A Temple University student created the Kitabu Club for young students in North Philly

A Temple University student created the Kitabu Club for young students in North Philly

Courtesy of Musu Taylor

This book club for North Philadelphia’s black youth launches July 1

Kids in The Kitabu Club will read five books by the end of the summer.

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A book club for black youth in North Philadelphia will begin July 1. The goal? Keep kids aged 8 to 12 engaged during the summer months by having them read about characters they can connect with.

“[A] lot of our children are reading below grade level and it gets even worse during the summer,” said Carol Smith, executive director of Beckett Life Center. “In the summer months they really get disconnected from school and any scholastic activities whatsoever.” The center, at 16th and Master streets, will host meetings of the club.

Each of the five books in what has been dubbed “The Kitabu Club” is centered around a black main character and a historical event that has critically affected black people. Cofounder Musu Taylor, 21, wanted to provide the kids with history they could contextualize.

Taylor hopes the book club will help address the lack of educational resources in low-income neighborhoods. According to the National Center for Education Statistics, children in low-income families are less likely to be read aloud to. Kitabu, which will meet every week for 10 weeks, is an opportunity for children to keep reading and learning while school’s out for the summer.

The 2017 reading list includes:

  • Frederick Douglas: The Last Day of Slavery by William Miller
  • The People Could Fly by Virginia Hamilton
  • Bud, Not Buddy by Christopher Paul Curtis
  • One Crazy Summer by Rita Williams-Garcia
  • The Girl Who Fell from the Sky by Heidi W. Durrow

“In places like North Philly, where property tax isn’t as high as somewhere like Bryn Mawr,” Taylor observed, “[schools] don’t get as much money to help kids get the proper education they deserve.”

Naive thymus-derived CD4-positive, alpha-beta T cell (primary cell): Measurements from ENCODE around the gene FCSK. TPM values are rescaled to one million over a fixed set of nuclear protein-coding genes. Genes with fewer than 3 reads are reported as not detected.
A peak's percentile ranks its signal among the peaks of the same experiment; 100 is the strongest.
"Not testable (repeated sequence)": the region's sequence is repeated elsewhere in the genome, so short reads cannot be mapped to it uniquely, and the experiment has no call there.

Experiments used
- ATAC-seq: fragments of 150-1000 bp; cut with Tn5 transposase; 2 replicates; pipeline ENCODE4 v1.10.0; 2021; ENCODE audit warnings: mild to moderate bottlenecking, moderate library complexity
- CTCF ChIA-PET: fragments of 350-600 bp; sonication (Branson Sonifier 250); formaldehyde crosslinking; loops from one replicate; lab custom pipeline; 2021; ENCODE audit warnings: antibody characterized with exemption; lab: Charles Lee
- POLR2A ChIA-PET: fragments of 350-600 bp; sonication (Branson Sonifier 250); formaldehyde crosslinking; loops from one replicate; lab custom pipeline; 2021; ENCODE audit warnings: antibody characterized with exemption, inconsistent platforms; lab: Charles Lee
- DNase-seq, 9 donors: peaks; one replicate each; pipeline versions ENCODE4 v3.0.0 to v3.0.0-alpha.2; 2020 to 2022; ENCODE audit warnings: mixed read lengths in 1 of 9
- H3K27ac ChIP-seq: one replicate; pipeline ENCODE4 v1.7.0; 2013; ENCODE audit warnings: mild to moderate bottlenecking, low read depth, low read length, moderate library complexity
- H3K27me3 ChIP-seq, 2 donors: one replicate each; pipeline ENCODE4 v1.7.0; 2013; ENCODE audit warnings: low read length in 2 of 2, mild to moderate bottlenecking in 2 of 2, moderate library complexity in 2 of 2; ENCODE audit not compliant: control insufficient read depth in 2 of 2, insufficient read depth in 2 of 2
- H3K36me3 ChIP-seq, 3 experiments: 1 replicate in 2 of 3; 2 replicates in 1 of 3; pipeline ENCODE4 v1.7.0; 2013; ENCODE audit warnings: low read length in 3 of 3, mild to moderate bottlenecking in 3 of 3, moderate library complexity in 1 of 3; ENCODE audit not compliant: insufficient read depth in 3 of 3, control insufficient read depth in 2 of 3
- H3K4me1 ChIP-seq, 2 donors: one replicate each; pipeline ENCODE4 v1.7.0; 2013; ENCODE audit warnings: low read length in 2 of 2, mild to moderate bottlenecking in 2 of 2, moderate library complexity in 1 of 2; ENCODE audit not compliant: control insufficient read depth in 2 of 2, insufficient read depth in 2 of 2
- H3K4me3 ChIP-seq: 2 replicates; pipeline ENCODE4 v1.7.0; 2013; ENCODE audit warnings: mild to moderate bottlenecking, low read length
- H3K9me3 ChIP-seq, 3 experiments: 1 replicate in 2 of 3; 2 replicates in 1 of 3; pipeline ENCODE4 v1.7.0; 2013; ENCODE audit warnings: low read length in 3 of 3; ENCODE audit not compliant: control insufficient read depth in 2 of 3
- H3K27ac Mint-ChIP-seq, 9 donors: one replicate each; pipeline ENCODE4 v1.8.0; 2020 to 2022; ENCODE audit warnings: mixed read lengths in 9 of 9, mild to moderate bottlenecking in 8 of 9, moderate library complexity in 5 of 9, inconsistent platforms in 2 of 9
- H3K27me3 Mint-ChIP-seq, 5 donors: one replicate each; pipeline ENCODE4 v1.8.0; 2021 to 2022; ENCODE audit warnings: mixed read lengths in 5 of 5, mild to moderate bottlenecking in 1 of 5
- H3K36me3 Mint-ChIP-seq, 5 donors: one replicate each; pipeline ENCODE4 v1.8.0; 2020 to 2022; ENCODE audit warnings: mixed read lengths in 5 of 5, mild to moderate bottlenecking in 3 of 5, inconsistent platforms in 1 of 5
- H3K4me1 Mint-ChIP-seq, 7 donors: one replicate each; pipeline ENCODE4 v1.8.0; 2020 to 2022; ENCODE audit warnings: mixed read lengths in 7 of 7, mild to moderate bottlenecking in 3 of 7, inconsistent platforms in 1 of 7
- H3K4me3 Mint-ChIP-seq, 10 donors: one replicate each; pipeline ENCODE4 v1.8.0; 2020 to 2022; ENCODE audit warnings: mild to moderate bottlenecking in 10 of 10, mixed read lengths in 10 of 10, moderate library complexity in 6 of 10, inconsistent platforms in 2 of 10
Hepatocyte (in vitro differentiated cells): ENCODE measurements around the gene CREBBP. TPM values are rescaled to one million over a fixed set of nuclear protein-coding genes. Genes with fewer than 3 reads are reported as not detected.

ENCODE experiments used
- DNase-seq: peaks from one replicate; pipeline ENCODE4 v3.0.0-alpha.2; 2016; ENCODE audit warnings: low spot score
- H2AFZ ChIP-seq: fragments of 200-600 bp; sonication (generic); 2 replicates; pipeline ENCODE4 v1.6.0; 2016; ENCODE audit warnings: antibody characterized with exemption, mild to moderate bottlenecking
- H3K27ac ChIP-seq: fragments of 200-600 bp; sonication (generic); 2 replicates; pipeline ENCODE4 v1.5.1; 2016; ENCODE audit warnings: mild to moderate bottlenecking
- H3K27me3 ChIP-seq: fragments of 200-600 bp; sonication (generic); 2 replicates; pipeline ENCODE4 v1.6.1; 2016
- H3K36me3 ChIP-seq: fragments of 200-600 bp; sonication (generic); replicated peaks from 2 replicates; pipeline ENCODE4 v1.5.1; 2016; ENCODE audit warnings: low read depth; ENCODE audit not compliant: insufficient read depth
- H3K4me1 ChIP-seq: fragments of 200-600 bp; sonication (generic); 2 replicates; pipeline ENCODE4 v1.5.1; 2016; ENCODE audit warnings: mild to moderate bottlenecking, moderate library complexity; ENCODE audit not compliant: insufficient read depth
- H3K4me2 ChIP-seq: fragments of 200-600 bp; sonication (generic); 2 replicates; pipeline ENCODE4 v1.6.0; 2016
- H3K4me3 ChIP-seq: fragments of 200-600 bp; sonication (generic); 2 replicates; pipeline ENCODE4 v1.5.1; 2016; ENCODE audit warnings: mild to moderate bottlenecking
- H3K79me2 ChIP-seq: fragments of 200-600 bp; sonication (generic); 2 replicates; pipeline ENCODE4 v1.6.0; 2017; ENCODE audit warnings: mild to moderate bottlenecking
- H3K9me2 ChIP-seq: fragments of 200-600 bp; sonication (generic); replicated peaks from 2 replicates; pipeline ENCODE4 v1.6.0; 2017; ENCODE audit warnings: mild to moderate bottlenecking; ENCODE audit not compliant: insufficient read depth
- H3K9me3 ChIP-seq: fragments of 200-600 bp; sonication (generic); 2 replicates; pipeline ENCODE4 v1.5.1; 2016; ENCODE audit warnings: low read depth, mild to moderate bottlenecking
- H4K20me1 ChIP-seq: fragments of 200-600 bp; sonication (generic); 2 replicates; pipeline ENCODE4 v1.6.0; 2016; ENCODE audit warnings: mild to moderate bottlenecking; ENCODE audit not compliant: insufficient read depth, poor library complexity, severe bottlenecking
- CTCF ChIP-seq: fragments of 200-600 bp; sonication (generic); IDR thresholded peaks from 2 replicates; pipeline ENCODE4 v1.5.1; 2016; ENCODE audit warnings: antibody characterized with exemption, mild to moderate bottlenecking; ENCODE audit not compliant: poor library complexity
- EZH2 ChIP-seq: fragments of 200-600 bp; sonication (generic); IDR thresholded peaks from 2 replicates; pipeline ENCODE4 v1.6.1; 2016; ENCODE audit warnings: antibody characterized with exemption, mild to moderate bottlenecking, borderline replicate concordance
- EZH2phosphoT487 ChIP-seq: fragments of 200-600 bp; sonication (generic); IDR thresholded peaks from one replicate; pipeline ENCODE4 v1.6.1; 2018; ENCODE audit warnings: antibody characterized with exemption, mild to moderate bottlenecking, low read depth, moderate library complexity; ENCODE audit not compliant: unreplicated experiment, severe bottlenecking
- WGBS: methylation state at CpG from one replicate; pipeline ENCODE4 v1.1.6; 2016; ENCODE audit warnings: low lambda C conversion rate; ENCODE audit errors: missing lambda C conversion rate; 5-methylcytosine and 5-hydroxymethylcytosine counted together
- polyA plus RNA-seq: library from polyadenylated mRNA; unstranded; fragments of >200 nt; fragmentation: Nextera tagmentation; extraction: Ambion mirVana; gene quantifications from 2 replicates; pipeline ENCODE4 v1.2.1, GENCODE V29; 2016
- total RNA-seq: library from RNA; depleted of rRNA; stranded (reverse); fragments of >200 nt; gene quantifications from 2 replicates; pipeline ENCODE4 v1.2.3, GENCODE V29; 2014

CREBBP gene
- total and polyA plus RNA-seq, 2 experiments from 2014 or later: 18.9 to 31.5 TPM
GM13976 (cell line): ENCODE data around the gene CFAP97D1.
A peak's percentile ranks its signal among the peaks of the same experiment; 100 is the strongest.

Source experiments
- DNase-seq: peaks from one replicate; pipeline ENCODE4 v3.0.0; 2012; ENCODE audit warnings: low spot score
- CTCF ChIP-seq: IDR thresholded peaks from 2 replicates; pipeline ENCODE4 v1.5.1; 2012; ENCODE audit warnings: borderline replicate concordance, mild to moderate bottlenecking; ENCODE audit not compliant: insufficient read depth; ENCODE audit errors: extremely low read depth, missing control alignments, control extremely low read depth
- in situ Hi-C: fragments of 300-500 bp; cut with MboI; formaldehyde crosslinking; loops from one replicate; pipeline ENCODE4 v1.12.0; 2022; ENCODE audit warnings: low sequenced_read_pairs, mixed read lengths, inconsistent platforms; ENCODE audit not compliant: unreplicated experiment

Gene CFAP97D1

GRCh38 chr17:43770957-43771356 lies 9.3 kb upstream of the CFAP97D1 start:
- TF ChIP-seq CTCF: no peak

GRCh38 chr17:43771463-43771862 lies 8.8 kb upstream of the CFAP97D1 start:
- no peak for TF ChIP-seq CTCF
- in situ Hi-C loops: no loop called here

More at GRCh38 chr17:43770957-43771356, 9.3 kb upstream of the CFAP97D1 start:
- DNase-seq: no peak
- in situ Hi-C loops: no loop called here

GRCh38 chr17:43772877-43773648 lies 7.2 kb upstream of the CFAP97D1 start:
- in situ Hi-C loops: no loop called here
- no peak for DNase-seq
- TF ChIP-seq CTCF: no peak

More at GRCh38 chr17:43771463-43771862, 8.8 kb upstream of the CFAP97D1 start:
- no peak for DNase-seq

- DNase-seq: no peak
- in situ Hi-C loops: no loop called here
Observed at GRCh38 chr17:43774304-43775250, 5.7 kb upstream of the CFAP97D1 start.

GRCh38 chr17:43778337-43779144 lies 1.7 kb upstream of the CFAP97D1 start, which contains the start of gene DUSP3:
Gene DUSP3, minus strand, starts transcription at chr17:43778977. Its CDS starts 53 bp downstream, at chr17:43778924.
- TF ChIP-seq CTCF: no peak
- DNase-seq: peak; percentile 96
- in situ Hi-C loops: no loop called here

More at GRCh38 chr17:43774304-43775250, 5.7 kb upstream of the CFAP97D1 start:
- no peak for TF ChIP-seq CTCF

kitabu club logo
Courtesy of Musu Taylor

The Education Law Center reported in March that Pennsylvania was about $3 billion to $4.5 billion short in giving out public school funds. The ELC has a long-standing lawsuit pending against the commonwealth for not providing an “efficient system of public education” as outlined in the state’s constitution.

“A lot of times children don’t get to keep a book and fully understand it, and there’s like 50 kids in one class,” Taylor said. “They might not be understanding what’s going on, and they might not get called on. There’s a ripple effect, and it’s all because there isn’t enough money going into the school system.”

Center for Literacy, a Philly organization that provides adult literacy programs, reported last year that 37 percent of Philadelphians are low literate, meaning they’re unable to perform reading and writing tasks necessary to get by in society or hold a job.

If The Kitabu Club is successful this summer, Taylor hopes it will spread throughout the city. But she isn’t afraid to dream big. Her ultimate goal is for the book club to be available across the country.

A Temple University legal studies major, she interned last fall at the Education Law Center and took a course called “The Black Child: Socialization and Development.” She told The Tab Temple these experiences made her realize the lack of agency and safe spaces available to black children in underserved communities, so she decided to take action.

“It’s all about means,” Taylor said. “I’m lucky enough to have access to a lot of people, but i’m sure this is something that people have wanted for a long time.”

So far, the GoFundMe page for the book club has only raised $215 out of the $3,000 goal, but that won’t stop it from moving forward. Taylor and her cofounder Zaréya Lewis will pay out of pocket when needed, and continue to raise money on the GoFundMe until the end of the summer.

“There were a lot of things we wanted to do aside from the book club, like a trip for the kids and book bags,” Taylor said, “but as of right now we have enough to get the books that we need.”